The 2019 edition of the Bloomberg Healthiest Country index is out and you can brace yourself for some neat surprises. Given that many Indians are known to have a love for the Spanish culture and their delicious paella and healthy Mediterranean salad dishes, here’s one more reason to love all things Spanish. Now Spain has clinched the no. 1 spot as the world’s healthiest country, with Italy coming to a close second and Iceland at the third spot, followed rank-wise by Japan, Switzerland, Sweden, Australia, Singapore, Norway and Israel. Be surprised to know that the US hasn’t made it to the list while Canada and South Korea have! Wait, there’s more to understand from the data coming in: Smaller countries are turning out to be the healthiest of the lot!
According to researchers, eating habits placed in Spain and Italy right at the top of the charts, particularly in terms of long life expectancy. Other factors taken into consideration while grading the countries included environmental factors, clean water, sanitation, use of tobacco, obesity, among other indicators.
The big question for health-conscious Indians is this – which dietary models or best practices can we adopt from the world’s healthiest countries? Let’s find out.
A detailed review by the New England Journal of Medicine concludes that the Mediterranean diet is the most likely and recommended dietary model when it comes to protection against coronary heart disease. Further, the study tosses up some interesting facts pertaining to the health benefits that are characterized by high intake of nuts, olive oil, vegetables, moderate consumption of poultry and fish, low intake of red meat, sweets, dairy items and moderate intake of wine with meals.
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While Indian cuisine is known to use oils such as mustard, coconut, groundnut and other refined oils, the amount of olive oil used is perhaps minimal when compared with the consumption patterns in Spain or Italy. As per the New England Journal of Medicine review, the amount of oil used in the Mediterranean diet includes oil that is being used for cooking in households, eating outside the home and drizzled in salads. Clearly, there is one pattern that stands out for health-conscious Indians – the Spanish, by and large, do not use refined oils. Their high intake of olive oil is included in their meals at home, meals outside their home and even in salads.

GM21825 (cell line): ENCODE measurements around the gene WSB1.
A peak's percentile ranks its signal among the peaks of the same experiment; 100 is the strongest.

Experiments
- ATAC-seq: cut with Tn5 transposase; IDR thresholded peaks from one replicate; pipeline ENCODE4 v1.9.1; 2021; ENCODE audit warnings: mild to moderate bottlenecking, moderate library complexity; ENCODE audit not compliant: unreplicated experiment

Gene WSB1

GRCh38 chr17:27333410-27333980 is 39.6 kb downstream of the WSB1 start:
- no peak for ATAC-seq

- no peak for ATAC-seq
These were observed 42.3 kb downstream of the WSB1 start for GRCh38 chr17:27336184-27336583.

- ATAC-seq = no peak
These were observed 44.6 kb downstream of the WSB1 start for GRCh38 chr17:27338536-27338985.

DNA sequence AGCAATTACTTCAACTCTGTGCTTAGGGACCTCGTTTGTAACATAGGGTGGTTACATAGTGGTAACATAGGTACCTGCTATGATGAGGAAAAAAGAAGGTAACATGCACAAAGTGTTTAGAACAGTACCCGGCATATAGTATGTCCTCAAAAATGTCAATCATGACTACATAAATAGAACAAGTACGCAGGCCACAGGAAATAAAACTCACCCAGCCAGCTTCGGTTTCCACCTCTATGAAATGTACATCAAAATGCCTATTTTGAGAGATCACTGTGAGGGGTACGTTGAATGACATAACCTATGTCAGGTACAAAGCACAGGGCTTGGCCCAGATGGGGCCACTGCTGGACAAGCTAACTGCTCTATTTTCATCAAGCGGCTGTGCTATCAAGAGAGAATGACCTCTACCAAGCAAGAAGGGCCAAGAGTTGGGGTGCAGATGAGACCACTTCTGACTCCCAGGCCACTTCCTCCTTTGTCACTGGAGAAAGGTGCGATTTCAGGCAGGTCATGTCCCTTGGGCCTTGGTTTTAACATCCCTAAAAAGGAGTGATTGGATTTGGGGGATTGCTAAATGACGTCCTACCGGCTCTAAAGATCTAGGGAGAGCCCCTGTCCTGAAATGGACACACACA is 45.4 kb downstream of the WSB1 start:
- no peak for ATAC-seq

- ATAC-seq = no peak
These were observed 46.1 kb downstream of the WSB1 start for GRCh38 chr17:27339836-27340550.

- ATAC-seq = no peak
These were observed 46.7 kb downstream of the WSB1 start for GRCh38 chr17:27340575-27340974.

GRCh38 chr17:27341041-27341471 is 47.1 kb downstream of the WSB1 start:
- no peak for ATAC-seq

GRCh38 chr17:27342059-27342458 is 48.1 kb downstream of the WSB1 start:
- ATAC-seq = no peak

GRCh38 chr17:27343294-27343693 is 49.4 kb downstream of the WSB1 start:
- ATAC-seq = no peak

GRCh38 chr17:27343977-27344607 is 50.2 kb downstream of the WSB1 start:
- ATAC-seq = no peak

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More interestingly, way back in 2016, scientists and researchers hailed Sardinian food as the ideal blueprint to follow when it ranked high and placed Italy right at the top of the world’s healthiest country list in terms of life expectancy. The Sardinia diet became an instant global hit, known for its low intake of meat and high intake of fresh local produce as well as pulses and legumes. The local wine and local cheeses made from sheep and goat milk became an area of study and research.
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While researchers came up with different theories highlight the benefits of the eating style followed in Sardinia, a key pattern across Italy and Sardinia still holds the key to good health – a simple way of life, with food that is prepared from local produce, fresh vegetables and fresh dairy food.
In a nutshell, eating local food is the best way forward for good health and this perhaps explains why small countries are leading the way forward on the list of healthiest countries in the world.